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GEA sets up grid tie system to advance solar energy research


The Guyana Energy Agency, with support from Deutsche Gesellischaft fur Internationale Zusammenarbelt (GIZ) and Austrian Development Cooperation, has recently completed installation of an 8.46 kW grid tie system.

This system, located in the compound of the GEA, will serve as a demonstration project to advance research in solar energy and grid tie technology.  A “grid-tie” solar system is the most common method of installing a residential solar power system. Grid tie systems are connected to the main power grid and are designed to sell power back to the utility company.


Solar panels mounted on the container shed in the GEA compound

In an arrangement known widely as “net metering”, homeowners get paid for the electricity they generate in excess of what they use. This means that in a system that produces 115 per cent of a homeowner’s annual electricity needs, the utility company will pay for the extra 15 per cent that was produced by the system.

Meanwhile, in a release, GEA said as the overarching objectives, the system was installed to promote the use of renewable energy in Guyana; gain understanding of grid tie opportunities to promote the use of renewable energy in Guyana, and demonstrate the use and application of solar PV grid tie technology.

To assist in achieving these objectives, the system was complemented with a mounted 40-inch Sony Internet television that displays the operational data, including actual power production in kW, accumulated energy production in kWh and avoided carbon dioxide emissions in kg.  The benefits of this display are valued in terms of promoting awareness to the public and understanding the accumulated savings over time in a reader-friendly format. Real time power generation and consumption can be viewed at the GEA website

While the installed capacity of the system is 8.46 watts, the actual power output will vary depending on a number of factors such as the position of the sun, amount of sunlight, extent of cloud cover, efficiency of panels, and system losses during the day.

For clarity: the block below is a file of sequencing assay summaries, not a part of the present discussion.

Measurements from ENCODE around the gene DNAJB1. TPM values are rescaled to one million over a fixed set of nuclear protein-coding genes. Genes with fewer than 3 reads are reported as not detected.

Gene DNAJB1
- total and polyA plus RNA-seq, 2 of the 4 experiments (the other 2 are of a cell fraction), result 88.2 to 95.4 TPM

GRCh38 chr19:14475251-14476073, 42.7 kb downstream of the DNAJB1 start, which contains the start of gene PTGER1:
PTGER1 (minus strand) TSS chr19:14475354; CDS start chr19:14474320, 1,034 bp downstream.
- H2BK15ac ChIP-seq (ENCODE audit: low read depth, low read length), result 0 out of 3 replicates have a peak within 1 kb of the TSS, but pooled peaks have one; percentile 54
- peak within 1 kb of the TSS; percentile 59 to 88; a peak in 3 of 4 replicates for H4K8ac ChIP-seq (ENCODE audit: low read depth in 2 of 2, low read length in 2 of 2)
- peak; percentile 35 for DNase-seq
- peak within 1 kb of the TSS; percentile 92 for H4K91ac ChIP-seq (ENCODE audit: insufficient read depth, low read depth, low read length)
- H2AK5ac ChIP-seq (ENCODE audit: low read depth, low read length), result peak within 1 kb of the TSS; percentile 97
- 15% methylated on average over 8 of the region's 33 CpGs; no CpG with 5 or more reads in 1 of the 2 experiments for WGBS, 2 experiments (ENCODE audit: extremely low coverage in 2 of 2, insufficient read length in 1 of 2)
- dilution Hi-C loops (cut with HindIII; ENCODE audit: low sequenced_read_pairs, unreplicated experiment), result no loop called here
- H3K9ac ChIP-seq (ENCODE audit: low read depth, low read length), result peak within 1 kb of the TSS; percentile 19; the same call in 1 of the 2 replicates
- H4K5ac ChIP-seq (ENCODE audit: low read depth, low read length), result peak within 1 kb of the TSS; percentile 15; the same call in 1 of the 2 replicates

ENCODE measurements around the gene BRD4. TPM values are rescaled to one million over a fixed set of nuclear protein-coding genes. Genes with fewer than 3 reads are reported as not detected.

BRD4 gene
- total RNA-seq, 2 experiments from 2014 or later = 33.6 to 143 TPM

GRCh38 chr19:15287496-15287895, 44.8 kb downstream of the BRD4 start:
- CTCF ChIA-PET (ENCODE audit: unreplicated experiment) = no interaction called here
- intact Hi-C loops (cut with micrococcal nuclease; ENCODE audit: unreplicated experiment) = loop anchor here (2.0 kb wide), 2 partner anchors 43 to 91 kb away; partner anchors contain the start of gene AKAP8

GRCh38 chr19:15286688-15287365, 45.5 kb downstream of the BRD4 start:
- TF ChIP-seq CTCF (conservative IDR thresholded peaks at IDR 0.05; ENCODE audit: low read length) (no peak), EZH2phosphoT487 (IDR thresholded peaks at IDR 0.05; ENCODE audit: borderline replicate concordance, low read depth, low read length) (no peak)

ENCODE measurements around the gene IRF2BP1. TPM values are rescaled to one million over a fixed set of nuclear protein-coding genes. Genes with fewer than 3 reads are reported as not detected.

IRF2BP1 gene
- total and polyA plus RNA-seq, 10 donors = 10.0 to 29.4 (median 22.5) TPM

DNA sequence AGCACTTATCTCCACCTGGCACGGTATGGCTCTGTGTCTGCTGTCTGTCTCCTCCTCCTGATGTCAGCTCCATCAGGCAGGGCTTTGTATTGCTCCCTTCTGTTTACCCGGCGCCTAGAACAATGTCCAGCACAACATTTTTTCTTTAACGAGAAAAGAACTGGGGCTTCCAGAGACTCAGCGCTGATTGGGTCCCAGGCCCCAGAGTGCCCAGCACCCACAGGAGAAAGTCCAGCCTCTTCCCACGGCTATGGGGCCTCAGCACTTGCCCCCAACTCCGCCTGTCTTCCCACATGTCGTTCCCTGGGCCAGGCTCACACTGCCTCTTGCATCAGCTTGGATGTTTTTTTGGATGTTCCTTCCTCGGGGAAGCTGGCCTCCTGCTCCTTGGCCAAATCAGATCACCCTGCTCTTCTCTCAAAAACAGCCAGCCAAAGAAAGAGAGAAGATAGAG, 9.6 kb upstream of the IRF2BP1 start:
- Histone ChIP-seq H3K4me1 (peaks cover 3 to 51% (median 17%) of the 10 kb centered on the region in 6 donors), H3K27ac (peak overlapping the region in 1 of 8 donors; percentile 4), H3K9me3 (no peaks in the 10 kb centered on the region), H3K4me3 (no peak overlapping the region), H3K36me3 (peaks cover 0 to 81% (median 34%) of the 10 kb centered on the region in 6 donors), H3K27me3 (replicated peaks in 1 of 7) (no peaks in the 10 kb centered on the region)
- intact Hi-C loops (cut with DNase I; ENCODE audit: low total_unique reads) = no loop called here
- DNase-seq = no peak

The simple payback time for the project, based on a capital cost of G$6,304,380 (after removing costs associated with demonstration), would be just under seven years.

For those who are interested in sizing their own systems, this translates into an average cost of $745 per watt installed. Based on prevailing tariffs and provided that the panels and inverter remain functional, after year seven, the installation would accrue savings of G$914,429 per year based on present value. The estimated energy production of 13,895 kWh per year, as calculated, would replace energy that would have otherwise been supplied from diesel and fuel oil resources and result in the emission of carbon dioxide. Using IPCC default value of 0.8 kg CO2 for a diesel plant, the estimated amount of CO2 emissions avoided equals 11, 116 kg per year.

Currently, the system is operating on a net metering arrangement with the local power company using the existing meter. A module upgrade was sourced and installed, allowing the meter to now read energy received from the grid, energy supplied to the grid and net energy.

As a first in Guyana, this arrangement serves as a basis for continued dialogue in areas such as legislation, tariff considerations, standards and policy implementation.

For the first time in Guyana, this grid tie solar PV demonstration project provides a working example for the incorporation of renewable energy technology into a national electricity grid, and further represents a further step in the use and promotion of renewable energy in Guyana. Persons interested in viewing the demonstration project or sizing their own systems can contact the GEA on 226-0394, extension 201/233 to schedule a meeting.



Category/ies:Guyana News.
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